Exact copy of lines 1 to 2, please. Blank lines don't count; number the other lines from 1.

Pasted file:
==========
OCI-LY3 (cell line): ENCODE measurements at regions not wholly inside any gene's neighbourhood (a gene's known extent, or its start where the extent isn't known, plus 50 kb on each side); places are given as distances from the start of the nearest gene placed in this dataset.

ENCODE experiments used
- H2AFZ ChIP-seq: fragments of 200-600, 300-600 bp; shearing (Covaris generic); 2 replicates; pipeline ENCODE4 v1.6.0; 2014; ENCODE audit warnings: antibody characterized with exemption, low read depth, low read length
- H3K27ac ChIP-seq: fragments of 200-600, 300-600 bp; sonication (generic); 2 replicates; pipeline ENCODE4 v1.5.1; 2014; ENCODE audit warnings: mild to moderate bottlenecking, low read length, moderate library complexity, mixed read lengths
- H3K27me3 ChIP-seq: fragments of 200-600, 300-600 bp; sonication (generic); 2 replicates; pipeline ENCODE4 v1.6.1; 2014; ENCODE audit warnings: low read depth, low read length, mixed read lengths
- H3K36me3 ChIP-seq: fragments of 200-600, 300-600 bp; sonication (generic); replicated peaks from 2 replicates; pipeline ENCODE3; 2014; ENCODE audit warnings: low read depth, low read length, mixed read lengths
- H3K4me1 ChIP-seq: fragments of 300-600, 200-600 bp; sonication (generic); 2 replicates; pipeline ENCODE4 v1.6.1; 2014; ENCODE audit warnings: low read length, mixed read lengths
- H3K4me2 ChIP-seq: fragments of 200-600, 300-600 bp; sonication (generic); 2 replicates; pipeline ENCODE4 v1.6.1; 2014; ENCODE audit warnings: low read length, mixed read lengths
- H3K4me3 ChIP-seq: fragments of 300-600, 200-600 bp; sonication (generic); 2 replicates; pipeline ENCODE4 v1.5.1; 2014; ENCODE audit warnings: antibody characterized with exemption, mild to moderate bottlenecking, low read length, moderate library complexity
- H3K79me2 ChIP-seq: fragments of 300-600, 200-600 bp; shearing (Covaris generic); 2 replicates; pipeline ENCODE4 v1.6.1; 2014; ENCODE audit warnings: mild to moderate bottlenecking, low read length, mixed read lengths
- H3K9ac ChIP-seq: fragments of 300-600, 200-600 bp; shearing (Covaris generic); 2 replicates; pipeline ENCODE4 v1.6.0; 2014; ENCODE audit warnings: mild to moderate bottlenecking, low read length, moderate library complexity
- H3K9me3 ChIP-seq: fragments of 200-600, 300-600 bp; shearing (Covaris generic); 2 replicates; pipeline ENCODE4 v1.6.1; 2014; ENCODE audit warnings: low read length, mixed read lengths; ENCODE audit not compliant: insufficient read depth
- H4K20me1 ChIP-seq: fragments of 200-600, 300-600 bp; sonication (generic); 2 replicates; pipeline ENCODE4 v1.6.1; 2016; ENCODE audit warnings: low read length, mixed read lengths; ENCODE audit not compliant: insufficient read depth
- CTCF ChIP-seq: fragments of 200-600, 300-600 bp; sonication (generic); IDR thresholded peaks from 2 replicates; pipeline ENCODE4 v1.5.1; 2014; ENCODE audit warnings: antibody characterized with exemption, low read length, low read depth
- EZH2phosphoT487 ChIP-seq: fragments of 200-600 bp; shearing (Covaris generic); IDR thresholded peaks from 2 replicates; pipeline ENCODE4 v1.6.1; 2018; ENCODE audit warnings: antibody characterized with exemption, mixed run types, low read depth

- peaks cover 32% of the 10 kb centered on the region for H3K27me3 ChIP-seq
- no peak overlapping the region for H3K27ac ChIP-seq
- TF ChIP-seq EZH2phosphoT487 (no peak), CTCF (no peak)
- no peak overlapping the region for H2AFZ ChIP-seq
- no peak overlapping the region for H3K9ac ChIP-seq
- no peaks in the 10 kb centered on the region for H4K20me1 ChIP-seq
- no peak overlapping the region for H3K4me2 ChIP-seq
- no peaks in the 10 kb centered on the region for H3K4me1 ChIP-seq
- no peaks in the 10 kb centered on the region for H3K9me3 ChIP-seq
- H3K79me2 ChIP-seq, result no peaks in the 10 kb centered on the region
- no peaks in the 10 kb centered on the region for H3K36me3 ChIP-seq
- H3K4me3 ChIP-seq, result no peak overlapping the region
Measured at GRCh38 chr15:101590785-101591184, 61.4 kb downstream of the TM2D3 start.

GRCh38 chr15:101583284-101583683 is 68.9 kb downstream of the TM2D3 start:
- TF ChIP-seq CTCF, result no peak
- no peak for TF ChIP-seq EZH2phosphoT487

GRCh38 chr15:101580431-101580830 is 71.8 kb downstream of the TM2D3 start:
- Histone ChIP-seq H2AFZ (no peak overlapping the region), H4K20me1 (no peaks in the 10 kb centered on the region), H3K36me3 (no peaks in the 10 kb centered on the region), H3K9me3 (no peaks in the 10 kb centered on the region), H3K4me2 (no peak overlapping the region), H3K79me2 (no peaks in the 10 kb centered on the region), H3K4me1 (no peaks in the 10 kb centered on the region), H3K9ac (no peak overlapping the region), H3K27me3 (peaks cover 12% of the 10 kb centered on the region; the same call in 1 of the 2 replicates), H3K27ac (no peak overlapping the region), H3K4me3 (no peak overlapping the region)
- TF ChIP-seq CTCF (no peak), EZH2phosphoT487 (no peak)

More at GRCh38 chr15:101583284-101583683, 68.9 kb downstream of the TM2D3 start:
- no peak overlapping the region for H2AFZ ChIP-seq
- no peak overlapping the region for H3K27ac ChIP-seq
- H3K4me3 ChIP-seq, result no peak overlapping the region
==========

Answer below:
OCI-LY3 (cell line): ENCODE measurements at regions not wholly inside any gene's neighbourhood (a gene's known extent, or its start where the extent isn't known, plus 50 kb on each side); places are given as distances from the start of the nearest gene placed in this dataset.

ENCODE experiments used